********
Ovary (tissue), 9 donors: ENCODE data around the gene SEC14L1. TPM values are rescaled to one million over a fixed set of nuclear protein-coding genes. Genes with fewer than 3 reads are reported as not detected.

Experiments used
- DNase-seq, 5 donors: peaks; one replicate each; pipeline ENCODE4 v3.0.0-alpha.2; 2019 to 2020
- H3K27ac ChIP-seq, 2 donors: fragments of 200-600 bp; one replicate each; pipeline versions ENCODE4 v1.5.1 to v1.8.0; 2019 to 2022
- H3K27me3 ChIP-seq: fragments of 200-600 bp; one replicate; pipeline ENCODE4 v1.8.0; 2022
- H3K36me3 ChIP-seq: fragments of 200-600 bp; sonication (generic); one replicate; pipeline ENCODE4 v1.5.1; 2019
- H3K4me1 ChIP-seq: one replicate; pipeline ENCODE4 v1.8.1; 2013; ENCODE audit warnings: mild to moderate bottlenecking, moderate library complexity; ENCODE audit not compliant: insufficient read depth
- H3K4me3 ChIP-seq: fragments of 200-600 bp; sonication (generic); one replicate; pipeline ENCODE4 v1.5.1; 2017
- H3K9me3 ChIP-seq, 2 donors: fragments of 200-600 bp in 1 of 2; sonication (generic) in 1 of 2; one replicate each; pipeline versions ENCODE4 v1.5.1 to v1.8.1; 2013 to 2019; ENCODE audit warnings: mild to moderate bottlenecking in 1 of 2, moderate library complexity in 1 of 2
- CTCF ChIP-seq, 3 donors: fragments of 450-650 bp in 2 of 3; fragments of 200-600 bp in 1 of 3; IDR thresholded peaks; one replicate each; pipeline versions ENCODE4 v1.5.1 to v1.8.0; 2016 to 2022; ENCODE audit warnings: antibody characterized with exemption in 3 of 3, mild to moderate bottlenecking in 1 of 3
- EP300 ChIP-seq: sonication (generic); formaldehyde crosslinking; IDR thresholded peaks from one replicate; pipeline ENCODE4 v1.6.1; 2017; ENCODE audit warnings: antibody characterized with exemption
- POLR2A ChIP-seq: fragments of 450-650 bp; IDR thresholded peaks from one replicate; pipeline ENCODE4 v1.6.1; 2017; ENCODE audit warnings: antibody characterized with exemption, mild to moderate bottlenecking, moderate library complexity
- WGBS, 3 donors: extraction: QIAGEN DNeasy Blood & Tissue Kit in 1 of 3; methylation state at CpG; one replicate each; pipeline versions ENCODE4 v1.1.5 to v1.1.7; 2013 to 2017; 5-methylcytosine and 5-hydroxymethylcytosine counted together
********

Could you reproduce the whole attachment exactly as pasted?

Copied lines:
Ovary (tissue), 9 donors: ENCODE data around the gene SEC14L1. TPM values are rescaled to one million over a fixed set of nuclear protein-coding genes. Genes with fewer than 3 reads are reported as not detected.

Experiments used
- DNase-seq, 5 donors: peaks; one replicate each; pipeline ENCODE4 v3.0.0-alpha.2; 2019 to 2020
- H3K27ac ChIP-seq, 2 donors: fragments of 200-600 bp; one replicate each; pipeline versions ENCODE4 v1.5.1 to v1.8.0; 2019 to 2022
- H3K27me3 ChIP-seq: fragments of 200-600 bp; one replicate; pipeline ENCODE4 v1.8.0; 2022
- H3K36me3 ChIP-seq: fragments of 200-600 bp; sonication (generic); one replicate; pipeline ENCODE4 v1.5.1; 2019
- H3K4me1 ChIP-seq: one replicate; pipeline ENCODE4 v1.8.1; 2013; ENCODE audit warnings: mild to moderate bottlenecking, moderate library complexity; ENCODE audit not compliant: insufficient read depth
- H3K4me3 ChIP-seq: fragments of 200-600 bp; sonication (generic); one replicate; pipeline ENCODE4 v1.5.1; 2017
- H3K9me3 ChIP-seq, 2 donors: fragments of 200-600 bp in 1 of 2; sonication (generic) in 1 of 2; one replicate each; pipeline versions ENCODE4 v1.5.1 to v1.8.1; 2013 to 2019; ENCODE audit warnings: mild to moderate bottlenecking in 1 of 2, moderate library complexity in 1 of 2
- CTCF ChIP-seq, 3 donors: fragments of 450-650 bp in 2 of 3; fragments of 200-600 bp in 1 of 3; IDR thresholded peaks; one replicate each; pipeline versions ENCODE4 v1.5.1 to v1.8.0; 2016 to 2022; ENCODE audit warnings: antibody characterized with exemption in 3 of 3, mild to moderate bottlenecking in 1 of 3
- EP300 ChIP-seq: sonication (generic); formaldehyde crosslinking; IDR thresholded peaks from one replicate; pipeline ENCODE4 v1.6.1; 2017; ENCODE audit warnings: antibody characterized with exemption
- POLR2A ChIP-seq: fragments of 450-650 bp; IDR thresholded peaks from one replicate; pipeline ENCODE4 v1.6.1; 2017; ENCODE audit warnings: antibody characterized with exemption, mild to moderate bottlenecking, moderate library complexity
- WGBS, 3 donors: extraction: QIAGEN DNeasy Blood & Tissue Kit in 1 of 3; methylation state at CpG; one replicate each; pipeline versions ENCODE4 v1.1.5 to v1.1.7; 2013 to 2017; 5-methylcytosine and 5-hydroxymethylcytosine counted together